The sensitive and moving topic of aging will be discussed next on October 18th at 2:00pm in Trip to Bountiful (written by Horton Foote) by USF Professor Adriana Novoa, PhD and clinician Linda Berkowitz, LMHC. Hope you join in.

Saturday, September 5, 2015

Who is responsible?

A precocious ten year old asked me yesterday what I plan to do to help the Syrian refugee children. An only child, she wishes to “adopt” at least one child. Her question shook me deeply. As Hungary struggles with an overwhelming influx of refugees fleeing the war in Syria-- many who will never reach the Euro Zone but instead die at the hands of ruthless traffickers by suffocation in vans, or drowning, as 3 year old Ilan Kurdi did, as they attempt to make their way from Turkey to Greece-- one German reporter characterized Hungary’s change of heart to bus refugees to the Austrian border as “not finding a clear line” and ”a confused policy” to explain the doubt of frightened refugees for Hungarian authorities’ intentions. Volunteers along the lengthy march through Hungary to Austria hand out food and water and offer a place to sleep.

Pundits are asked “Who is responsible?” and I am reminded that ‘Few are guilty, all are responsible’ [Heschel]. Yes, the world-- not solely the USA, who did create a power vacuum for so called ISIS in Iraq-- has insufficiently turned its attention to the tragedy that is destroying Syria.  My ten year old patient said to me hopefully, “When I adopt a child, you can talk to her like you talk to me.” 

Monday, August 10, 2015

FIlm "Inside Out"

Today I went to see a movie "Inside Out," a Disney animation on emotion, and how emotions interact. 
 
I think Disney depicted the emotions pretty well, still keeping the information understandable.  I would recommend that anyone interested in affect and neuroscience  see this movie.  The movie gives a brief but accurate account of how emotions interact to cause our behavior.  The movie also goes into long and short term memory and lost or forgotten memories and images.  

One thing that the movie depicts is that we are not completely in charge of all our emotions but that emotions are based on circumstances as well as on past memories and experiences.  The movie also pointed out that emotions are also based on future expectations, which in turn involve past and current experiences.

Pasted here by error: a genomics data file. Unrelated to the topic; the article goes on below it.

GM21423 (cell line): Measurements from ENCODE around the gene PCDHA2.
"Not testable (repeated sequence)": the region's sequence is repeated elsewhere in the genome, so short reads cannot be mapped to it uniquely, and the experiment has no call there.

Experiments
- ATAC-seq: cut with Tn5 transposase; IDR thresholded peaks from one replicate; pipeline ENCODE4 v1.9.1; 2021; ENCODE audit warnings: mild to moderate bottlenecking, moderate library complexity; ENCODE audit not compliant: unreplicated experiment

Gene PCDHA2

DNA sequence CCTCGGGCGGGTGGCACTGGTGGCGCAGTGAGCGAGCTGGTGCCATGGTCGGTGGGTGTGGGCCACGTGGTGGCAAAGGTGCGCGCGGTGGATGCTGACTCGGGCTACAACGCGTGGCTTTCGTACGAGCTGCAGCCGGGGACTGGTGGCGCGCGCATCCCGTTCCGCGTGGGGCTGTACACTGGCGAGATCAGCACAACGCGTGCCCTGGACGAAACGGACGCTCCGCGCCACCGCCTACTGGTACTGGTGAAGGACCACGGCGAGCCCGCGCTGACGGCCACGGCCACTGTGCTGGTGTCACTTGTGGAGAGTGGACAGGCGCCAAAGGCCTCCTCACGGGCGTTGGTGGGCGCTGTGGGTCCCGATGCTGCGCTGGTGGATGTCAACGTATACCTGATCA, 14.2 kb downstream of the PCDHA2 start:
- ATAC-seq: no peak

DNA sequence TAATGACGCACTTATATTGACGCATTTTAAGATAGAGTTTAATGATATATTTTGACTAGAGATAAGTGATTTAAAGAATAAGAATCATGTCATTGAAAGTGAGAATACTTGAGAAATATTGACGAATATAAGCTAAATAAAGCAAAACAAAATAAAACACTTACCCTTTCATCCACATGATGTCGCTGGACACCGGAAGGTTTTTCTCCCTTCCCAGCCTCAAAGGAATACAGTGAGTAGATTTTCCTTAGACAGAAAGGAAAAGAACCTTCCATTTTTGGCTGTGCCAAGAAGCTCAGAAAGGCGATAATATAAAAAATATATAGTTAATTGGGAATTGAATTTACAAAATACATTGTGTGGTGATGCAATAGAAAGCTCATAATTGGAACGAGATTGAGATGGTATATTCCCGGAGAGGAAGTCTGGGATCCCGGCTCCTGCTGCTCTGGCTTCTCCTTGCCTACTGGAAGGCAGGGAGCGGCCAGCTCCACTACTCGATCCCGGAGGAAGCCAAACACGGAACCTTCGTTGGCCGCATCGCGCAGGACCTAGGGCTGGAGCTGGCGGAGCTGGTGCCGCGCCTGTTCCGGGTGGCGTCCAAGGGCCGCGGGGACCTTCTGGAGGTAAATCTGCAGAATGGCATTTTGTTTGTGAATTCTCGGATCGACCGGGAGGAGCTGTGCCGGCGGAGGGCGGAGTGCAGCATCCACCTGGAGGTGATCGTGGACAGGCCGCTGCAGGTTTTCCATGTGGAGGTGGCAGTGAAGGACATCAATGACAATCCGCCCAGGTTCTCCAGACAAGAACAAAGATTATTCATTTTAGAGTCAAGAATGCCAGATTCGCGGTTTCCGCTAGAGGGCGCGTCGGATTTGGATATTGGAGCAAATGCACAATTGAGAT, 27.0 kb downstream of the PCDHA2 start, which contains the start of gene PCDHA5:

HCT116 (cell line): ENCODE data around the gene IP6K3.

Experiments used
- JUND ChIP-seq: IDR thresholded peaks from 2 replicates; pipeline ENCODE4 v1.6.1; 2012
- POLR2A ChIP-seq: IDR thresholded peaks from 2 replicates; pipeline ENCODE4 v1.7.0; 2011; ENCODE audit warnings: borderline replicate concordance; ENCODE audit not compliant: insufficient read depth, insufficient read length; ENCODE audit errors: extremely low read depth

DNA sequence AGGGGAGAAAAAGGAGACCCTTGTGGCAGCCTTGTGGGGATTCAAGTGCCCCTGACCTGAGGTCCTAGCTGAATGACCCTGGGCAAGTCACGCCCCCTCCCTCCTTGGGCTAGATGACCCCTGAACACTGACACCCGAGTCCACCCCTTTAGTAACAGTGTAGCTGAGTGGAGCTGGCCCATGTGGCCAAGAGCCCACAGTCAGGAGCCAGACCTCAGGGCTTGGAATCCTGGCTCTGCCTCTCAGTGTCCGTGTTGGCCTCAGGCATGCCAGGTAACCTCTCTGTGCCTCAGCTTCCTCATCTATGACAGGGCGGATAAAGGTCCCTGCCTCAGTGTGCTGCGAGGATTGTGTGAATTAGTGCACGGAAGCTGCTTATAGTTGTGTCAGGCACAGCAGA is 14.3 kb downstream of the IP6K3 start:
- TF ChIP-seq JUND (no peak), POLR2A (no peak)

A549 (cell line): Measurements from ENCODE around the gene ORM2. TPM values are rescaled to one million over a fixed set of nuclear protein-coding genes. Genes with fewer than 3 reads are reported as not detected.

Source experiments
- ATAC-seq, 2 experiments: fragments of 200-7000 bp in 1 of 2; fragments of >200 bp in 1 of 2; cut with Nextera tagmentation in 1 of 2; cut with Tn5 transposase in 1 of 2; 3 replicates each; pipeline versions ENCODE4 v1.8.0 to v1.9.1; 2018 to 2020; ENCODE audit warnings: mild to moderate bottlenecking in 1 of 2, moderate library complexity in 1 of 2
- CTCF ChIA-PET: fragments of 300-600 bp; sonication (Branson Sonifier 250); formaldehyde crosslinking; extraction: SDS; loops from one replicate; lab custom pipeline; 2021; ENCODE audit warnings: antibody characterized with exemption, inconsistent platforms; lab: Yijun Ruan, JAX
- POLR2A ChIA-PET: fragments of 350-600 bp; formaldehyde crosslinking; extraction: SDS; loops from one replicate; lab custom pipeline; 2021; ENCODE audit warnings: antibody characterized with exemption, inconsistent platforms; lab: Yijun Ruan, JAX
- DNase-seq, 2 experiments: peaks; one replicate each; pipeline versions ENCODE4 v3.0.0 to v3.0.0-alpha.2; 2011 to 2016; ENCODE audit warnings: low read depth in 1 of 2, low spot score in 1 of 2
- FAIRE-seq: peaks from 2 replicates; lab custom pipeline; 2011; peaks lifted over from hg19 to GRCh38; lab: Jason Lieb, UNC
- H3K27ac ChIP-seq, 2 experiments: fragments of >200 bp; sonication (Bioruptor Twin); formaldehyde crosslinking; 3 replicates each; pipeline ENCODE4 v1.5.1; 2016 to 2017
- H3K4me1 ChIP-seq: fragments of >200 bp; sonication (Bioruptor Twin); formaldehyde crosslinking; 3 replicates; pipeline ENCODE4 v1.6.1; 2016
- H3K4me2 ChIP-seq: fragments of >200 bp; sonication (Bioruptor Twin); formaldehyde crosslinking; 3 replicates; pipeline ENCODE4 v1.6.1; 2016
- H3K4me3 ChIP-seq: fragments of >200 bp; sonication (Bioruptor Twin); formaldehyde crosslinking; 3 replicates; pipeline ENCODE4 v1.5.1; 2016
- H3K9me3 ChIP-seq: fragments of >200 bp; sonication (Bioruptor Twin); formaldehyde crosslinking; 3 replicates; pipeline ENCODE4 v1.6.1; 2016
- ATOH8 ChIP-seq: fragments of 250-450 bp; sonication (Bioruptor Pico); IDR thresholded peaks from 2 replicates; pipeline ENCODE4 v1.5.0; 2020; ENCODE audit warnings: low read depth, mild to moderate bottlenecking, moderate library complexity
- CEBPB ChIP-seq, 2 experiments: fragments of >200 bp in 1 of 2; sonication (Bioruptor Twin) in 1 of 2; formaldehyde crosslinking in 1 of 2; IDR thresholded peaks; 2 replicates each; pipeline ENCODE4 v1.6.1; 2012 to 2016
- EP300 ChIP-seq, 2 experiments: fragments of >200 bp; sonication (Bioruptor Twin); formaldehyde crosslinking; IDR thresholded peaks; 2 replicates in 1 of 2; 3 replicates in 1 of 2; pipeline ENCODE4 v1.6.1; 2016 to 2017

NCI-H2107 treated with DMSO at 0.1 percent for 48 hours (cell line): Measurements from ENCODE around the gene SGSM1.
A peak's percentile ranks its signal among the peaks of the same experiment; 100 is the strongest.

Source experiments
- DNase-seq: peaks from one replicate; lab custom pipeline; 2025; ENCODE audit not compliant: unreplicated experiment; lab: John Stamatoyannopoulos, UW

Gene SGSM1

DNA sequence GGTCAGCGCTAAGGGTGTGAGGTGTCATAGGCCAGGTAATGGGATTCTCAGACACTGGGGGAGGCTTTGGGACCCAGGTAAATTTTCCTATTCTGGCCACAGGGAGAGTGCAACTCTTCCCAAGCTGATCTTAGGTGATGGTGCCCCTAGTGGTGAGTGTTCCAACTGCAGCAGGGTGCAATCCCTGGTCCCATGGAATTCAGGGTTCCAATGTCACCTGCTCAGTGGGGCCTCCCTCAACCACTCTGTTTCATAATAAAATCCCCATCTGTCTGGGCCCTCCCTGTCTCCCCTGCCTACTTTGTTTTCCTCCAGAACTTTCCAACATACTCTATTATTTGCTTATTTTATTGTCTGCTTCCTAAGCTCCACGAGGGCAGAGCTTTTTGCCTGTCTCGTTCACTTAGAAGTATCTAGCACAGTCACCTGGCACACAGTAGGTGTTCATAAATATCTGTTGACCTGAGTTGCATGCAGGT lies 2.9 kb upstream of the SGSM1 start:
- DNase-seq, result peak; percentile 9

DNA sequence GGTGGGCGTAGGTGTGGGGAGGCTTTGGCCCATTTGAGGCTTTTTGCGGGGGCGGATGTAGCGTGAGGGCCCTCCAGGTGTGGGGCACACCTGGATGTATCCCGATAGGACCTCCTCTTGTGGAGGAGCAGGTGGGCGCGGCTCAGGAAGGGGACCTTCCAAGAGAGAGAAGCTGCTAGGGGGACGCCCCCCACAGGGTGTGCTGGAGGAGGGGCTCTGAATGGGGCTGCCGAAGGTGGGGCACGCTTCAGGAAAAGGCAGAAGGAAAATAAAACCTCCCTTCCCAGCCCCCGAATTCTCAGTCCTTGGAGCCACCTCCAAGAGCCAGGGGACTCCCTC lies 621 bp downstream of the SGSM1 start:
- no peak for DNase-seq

The characters of happiness and sadness  are initially working separately, each thinking their  ideas are the only important thoughts, and then unite to  create a thought process that is more beneficial. The unity of the characters of happiness and sadness united the other emotions, joy, disgust, fear, anger which  also  evolved.  Disney depicted  the presence of happiness as the most important emotion but the other emotions, once united, as a very necessary contributor to a person's well being.

Sometimes I think that there are those who feel that we have control of our behavior by just understanding what is going on and what may be the correct way of doing things.  In this schema it is hard to  accept that our behavior and actions are controlled by electrical and chemical interactions that form an action potential to initiate stimulation and our actions, which is based on storage of past experiences and other past stimulation.  [But] there is the expression "that which fires together wires together."

by Richard Nikla, LMHC

Thursday, July 23, 2015